QMS campaign encourages non-traditional mealtimes

QMS campaign encourages non-traditional mealtimes

Quality Meat Scotland (QMS) has launched its ‘Meat & 2.0’ campaign, highlighting the health credentials of red meat.

The campaign will highlight some less common Scotch red meat recipes.

Research by QMS revealed that the traditional “meat and two veg” meal is associated with bad memories for 30% of people in Scotland, due to soggy vegetables and overcooked meat (34%).

It also revealed that 25% of Scottish adults who eat meat recall “being made to eat something I didn’t like” and “bland tasting food” (22%).

However, the research also found that the traditional Sunday roast conjured the most nostalgic memories for Scots (59%), followed closely by mince and tatties (47%). Almost 57% said that family mealtimes were another fond, good memory associated with eating dishes made with “meat and two veg”.

QMS said it was launching its new campaign in recognition that “overdone meat and soggy vegetables” are a “thing of the past”. It said Meat & 2.0 was a “reboot of the meat and two concept” to empower shoppers to embrace Scotch Beef, Scotch Lamb and Specially Selected Pork.

The campaign highlights six recipes to provide meal inspiration, including Scotch Beef satay stir fry, and mustard, soy and honey Specially Selected Pork chops with minted pea and radish salad.

Gordon Newlands, brand development manager at QMS, said: “Historically, we have seen mothers and fathers coming to the butchers looking for a traditional cut of meat for a Sunday roast.

“Whilst I’m still a fan of a roast with all the trimmings, as a kid I can remember the aftermath being strung out over a number of days – we would be eating uninspiring leftovers for most of the week.

“In recent years we are seeing shoppers looking for added value in their purchases, for example asking butchers for advice on more affordable cuts of meat which can be used for tasty and nutritious home-cooked meals.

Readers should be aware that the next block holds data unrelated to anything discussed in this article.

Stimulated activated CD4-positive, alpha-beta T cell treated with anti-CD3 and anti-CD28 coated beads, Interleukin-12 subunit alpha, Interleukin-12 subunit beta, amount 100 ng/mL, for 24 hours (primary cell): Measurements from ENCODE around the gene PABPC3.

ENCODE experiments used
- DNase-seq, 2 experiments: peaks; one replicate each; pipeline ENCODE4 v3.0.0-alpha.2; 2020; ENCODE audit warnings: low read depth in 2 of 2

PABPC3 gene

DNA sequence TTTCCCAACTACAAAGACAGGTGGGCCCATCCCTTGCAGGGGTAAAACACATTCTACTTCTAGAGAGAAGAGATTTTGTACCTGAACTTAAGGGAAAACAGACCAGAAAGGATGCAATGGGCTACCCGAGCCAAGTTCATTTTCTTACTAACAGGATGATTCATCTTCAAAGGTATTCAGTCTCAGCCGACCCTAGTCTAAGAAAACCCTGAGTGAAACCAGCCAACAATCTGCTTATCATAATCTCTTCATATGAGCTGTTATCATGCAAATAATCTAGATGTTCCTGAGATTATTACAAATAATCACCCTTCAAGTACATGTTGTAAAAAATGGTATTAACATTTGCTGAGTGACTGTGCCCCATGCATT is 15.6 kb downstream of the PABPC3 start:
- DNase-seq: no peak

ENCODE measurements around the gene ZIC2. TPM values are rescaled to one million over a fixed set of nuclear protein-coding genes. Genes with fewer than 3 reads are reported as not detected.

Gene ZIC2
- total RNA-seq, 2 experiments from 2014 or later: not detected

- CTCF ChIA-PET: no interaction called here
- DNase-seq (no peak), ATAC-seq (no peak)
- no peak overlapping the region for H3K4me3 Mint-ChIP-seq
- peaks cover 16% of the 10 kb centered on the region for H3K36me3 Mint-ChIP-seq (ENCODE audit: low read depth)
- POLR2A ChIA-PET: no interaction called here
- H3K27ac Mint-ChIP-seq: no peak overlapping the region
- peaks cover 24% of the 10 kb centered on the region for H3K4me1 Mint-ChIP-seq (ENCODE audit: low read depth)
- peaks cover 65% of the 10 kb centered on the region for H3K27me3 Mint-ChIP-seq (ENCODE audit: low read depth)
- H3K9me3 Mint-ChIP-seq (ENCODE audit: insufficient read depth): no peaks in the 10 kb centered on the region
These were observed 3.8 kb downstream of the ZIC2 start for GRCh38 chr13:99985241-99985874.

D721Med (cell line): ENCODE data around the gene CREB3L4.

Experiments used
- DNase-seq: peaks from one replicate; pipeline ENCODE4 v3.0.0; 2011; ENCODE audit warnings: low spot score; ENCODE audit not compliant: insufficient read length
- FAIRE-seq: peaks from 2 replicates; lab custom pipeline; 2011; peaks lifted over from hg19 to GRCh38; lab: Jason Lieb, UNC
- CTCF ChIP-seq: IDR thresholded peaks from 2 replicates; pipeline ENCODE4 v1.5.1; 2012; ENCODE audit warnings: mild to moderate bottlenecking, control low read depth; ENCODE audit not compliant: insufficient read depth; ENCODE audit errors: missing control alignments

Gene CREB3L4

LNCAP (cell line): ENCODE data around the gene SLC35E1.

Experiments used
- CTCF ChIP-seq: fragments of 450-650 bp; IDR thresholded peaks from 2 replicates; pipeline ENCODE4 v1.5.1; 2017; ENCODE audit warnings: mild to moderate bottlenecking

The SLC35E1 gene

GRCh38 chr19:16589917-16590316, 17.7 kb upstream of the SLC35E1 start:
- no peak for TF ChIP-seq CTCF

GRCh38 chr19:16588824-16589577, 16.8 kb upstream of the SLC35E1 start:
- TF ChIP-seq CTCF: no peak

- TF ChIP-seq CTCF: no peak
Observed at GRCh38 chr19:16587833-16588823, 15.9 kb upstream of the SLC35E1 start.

“We hope that the recipes that Quality Meat Scotland are highlighting in our new campaign will inspire new habits in the kitchen and encourage people to ring the changes with the way they use red meat. Maybe they’ll find a new favourite.”

Scotch red meat supports good health

Dietitian Dr Carrie Ruxton highlighted the importance of communicating with the local butcher, so consumers can purchase and cook some of the less well-known and more affordable cuts.

Ruxton said: “Eating quality Scotch red meat is good for everyone, and even better, it contains all the nutritional building blocks we need for good health. High quality protein is vital for muscle growth and maintenance while red meat is a fantastic source of vitamin D, which is important for bone health and immune function.

“It’s also rich in B vitamins which are good for energy release from food and supporting psychological function. Another vital meat-based nutrient, iron, supports the red blood cells that carry oxygen around our bodies.”

She continued: “The bold and impactful Meat & 2.0 campaign hopes to boost awareness of the health credentials of quality red meat and re-energise people into thinking about how they can include Scotch Beef, Scotch Lamb and Specially Selected Pork as part of a balanced diet.

“And what’s even better, these dishes are made with meat that is reared with care on local, Scottish farms having held whole of life quality assurance.”

The campaign will be seen across billboards, digital and press adverts, social media content and features within Scottish newspapers.

Previous / Next posts...

Submit a Comment

Your email address will not be published. Required fields are marked *